what i’m learning about sports

by Joanna on May 13, 2014

For as long as I’ve known Mike, he’s been a huge Philadelphia sports fan. Between the Flyers, Eagles, and Phillies we’re always in-season for one of the sports. When we moved in together, one of the most notable things was how much he watches sports. If it’s not an actual game, it’s what we’ve come to call “talking about sports”: Mike and Mike, SportsCenter, Pardon the Interruption, pre- and post-game coverage. In the car we frequently stream Philly sports talk and Mike will also listen to it on his morning and evening bus rides. And though he’s normally a pretty calm, steady guy, that all goes out the window when the Flyers or Eagles are on. The hootin’ and hollerin’ is really something else. It got so bad one time, I was afraid he was going to get so riled up he was going to throw the remote or something and ruin our new TV.

So given all of this, I never really got it. And now, almost 6 years later, I get it.

Sports give you something to be a part of, something bigger than yourself. They bring commaraderie among fans, across generations, and can even bond people through mutual hatred of other teams. One of the most basic human needs is to be a part of a tribe. Being a sports fan is a great example of that.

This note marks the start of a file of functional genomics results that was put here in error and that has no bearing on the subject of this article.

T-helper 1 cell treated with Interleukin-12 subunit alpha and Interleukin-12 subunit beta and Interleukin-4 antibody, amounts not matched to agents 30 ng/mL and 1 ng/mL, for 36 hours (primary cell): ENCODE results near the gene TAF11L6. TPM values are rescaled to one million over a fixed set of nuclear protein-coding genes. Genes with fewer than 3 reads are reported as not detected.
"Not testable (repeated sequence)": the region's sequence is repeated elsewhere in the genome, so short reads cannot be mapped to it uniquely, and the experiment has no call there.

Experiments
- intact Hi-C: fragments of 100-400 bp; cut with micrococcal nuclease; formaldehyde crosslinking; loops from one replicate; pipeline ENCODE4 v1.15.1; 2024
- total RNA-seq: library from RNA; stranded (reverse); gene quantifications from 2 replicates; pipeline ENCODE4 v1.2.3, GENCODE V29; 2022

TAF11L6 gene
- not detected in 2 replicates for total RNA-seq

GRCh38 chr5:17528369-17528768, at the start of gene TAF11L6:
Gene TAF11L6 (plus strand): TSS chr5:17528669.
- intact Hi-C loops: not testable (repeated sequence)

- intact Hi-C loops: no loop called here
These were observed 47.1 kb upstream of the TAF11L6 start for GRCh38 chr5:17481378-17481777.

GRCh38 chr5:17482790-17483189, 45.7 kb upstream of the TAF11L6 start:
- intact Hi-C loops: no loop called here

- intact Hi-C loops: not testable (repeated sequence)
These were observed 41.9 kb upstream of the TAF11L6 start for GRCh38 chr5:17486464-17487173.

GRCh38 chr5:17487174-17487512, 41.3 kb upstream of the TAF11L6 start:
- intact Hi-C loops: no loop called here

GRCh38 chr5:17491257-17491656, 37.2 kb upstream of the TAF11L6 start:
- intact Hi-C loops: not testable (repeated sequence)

Sports are an emotional roller coaster and allow you to feel your full range of emotions in a way that isn’t socially acceptable in many other contexts. From an amazing goal to a devastating loss, sports give you permission to openly feel and express it all – joy, anger, and sadness.

It’s home. It’s comfort. It’s the annual hope that this could finally be the year that your team, your city, wins it all.

Are you a sports fan? What about it draws you in?

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